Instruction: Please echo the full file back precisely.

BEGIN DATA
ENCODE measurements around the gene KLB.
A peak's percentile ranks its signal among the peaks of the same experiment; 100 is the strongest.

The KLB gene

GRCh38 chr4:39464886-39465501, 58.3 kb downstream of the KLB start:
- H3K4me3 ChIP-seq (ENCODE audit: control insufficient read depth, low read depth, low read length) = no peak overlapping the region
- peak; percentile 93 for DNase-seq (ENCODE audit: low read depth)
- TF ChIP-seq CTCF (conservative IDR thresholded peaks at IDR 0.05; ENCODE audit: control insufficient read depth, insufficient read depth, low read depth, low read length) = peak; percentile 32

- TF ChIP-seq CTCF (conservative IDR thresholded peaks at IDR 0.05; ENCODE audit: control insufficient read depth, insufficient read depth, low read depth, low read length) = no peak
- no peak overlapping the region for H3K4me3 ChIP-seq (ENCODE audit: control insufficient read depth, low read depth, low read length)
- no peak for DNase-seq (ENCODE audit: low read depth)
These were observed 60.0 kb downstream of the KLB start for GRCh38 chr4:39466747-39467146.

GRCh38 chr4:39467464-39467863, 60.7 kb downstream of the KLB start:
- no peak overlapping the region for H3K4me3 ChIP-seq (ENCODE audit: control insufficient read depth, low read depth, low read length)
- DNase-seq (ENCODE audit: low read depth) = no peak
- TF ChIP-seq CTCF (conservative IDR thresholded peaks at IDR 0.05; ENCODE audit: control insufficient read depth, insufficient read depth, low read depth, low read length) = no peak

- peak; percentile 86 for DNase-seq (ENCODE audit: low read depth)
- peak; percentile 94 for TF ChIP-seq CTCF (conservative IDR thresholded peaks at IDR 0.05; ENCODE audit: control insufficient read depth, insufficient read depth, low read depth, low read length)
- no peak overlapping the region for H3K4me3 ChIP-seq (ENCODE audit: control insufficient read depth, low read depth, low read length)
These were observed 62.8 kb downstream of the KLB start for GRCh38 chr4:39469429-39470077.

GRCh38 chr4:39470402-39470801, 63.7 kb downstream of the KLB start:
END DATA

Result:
ENCODE measurements around the gene KLB.
A peak's percentile ranks its signal among the peaks of the same experiment; 100 is the strongest.

The KLB gene

GRCh38 chr4:39464886-39465501, 58.3 kb downstream of the KLB start:
- H3K4me3 ChIP-seq (ENCODE audit: control insufficient read depth, low read depth, low read length) = no peak overlapping the region
- peak; percentile 93 for DNase-seq (ENCODE audit: low read depth)
- TF ChIP-seq CTCF (conservative IDR thresholded peaks at IDR 0.05; ENCODE audit: control insufficient read depth, insufficient read depth, low read depth, low read length) = peak; percentile 32

- TF ChIP-seq CTCF (conservative IDR thresholded peaks at IDR 0.05; ENCODE audit: control insufficient read depth, insufficient read depth, low read depth, low read length) = no peak
- no peak overlapping the region for H3K4me3 ChIP-seq (ENCODE audit: control insufficient read depth, low read depth, low read length)
- no peak for DNase-seq (ENCODE audit: low read depth)
These were observed 60.0 kb downstream of the KLB start for GRCh38 chr4:39466747-39467146.

GRCh38 chr4:39467464-39467863, 60.7 kb downstream of the KLB start:
- no peak overlapping the region for H3K4me3 ChIP-seq (ENCODE audit: control insufficient read depth, low read depth, low read length)
- DNase-seq (ENCODE audit: low read depth) = no peak
- TF ChIP-seq CTCF (conservative IDR thresholded peaks at IDR 0.05; ENCODE audit: control insufficient read depth, insufficient read depth, low read depth, low read length) = no peak

- peak; percentile 86 for DNase-seq (ENCODE audit: low read depth)
- peak; percentile 94 for TF ChIP-seq CTCF (conservative IDR thresholded peaks at IDR 0.05; ENCODE audit: control insufficient read depth, insufficient read depth, low read depth, low read length)
- no peak overlapping the region for H3K4me3 ChIP-seq (ENCODE audit: control insufficient read depth, low read depth, low read length)
These were observed 62.8 kb downstream of the KLB start for GRCh38 chr4:39469429-39470077.

GRCh38 chr4:39470402-39470801, 63.7 kb downstream of the KLB start: